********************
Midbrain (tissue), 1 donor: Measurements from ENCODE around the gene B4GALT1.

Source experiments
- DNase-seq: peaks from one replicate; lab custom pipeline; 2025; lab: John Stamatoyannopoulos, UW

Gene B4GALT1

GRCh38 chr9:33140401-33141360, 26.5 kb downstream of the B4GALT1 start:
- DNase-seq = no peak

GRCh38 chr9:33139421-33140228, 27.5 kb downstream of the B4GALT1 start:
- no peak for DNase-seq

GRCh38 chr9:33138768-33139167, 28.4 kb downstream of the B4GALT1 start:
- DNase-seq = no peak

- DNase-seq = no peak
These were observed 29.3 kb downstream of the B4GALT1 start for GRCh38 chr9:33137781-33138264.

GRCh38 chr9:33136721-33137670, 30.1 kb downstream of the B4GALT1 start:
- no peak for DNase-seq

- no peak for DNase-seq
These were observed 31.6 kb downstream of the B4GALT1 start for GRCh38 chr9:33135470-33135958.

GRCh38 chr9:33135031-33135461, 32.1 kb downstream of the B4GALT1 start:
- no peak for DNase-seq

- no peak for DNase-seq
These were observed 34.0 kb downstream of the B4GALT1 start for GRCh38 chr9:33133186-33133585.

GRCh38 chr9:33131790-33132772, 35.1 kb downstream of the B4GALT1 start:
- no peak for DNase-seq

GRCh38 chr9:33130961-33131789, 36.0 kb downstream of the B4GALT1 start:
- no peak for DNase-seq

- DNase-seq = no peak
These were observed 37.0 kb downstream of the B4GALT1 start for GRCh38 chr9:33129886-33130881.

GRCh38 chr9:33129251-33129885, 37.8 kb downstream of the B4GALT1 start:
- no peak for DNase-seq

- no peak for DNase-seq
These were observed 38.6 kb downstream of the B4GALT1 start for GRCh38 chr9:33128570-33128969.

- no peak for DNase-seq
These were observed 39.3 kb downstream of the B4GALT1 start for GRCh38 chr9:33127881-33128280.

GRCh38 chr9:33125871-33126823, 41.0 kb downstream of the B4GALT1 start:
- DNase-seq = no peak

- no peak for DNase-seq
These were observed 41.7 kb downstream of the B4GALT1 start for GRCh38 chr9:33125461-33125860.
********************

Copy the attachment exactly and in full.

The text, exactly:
Midbrain (tissue), 1 donor: Measurements from ENCODE around the gene B4GALT1.

Source experiments
- DNase-seq: peaks from one replicate; lab custom pipeline; 2025; lab: John Stamatoyannopoulos, UW

Gene B4GALT1

GRCh38 chr9:33140401-33141360, 26.5 kb downstream of the B4GALT1 start:
- DNase-seq = no peak

GRCh38 chr9:33139421-33140228, 27.5 kb downstream of the B4GALT1 start:
- no peak for DNase-seq

GRCh38 chr9:33138768-33139167, 28.4 kb downstream of the B4GALT1 start:
- DNase-seq = no peak

- DNase-seq = no peak
These were observed 29.3 kb downstream of the B4GALT1 start for GRCh38 chr9:33137781-33138264.

GRCh38 chr9:33136721-33137670, 30.1 kb downstream of the B4GALT1 start:
- no peak for DNase-seq

- no peak for DNase-seq
These were observed 31.6 kb downstream of the B4GALT1 start for GRCh38 chr9:33135470-33135958.

GRCh38 chr9:33135031-33135461, 32.1 kb downstream of the B4GALT1 start:
- no peak for DNase-seq

- no peak for DNase-seq
These were observed 34.0 kb downstream of the B4GALT1 start for GRCh38 chr9:33133186-33133585.

GRCh38 chr9:33131790-33132772, 35.1 kb downstream of the B4GALT1 start:
- no peak for DNase-seq

GRCh38 chr9:33130961-33131789, 36.0 kb downstream of the B4GALT1 start:
- no peak for DNase-seq

- DNase-seq = no peak
These were observed 37.0 kb downstream of the B4GALT1 start for GRCh38 chr9:33129886-33130881.

GRCh38 chr9:33129251-33129885, 37.8 kb downstream of the B4GALT1 start:
- no peak for DNase-seq

- no peak for DNase-seq
These were observed 38.6 kb downstream of the B4GALT1 start for GRCh38 chr9:33128570-33128969.

- no peak for DNase-seq
These were observed 39.3 kb downstream of the B4GALT1 start for GRCh38 chr9:33127881-33128280.

GRCh38 chr9:33125871-33126823, 41.0 kb downstream of the B4GALT1 start:
- DNase-seq = no peak

- no peak for DNase-seq
These were observed 41.7 kb downstream of the B4GALT1 start for GRCh38 chr9:33125461-33125860.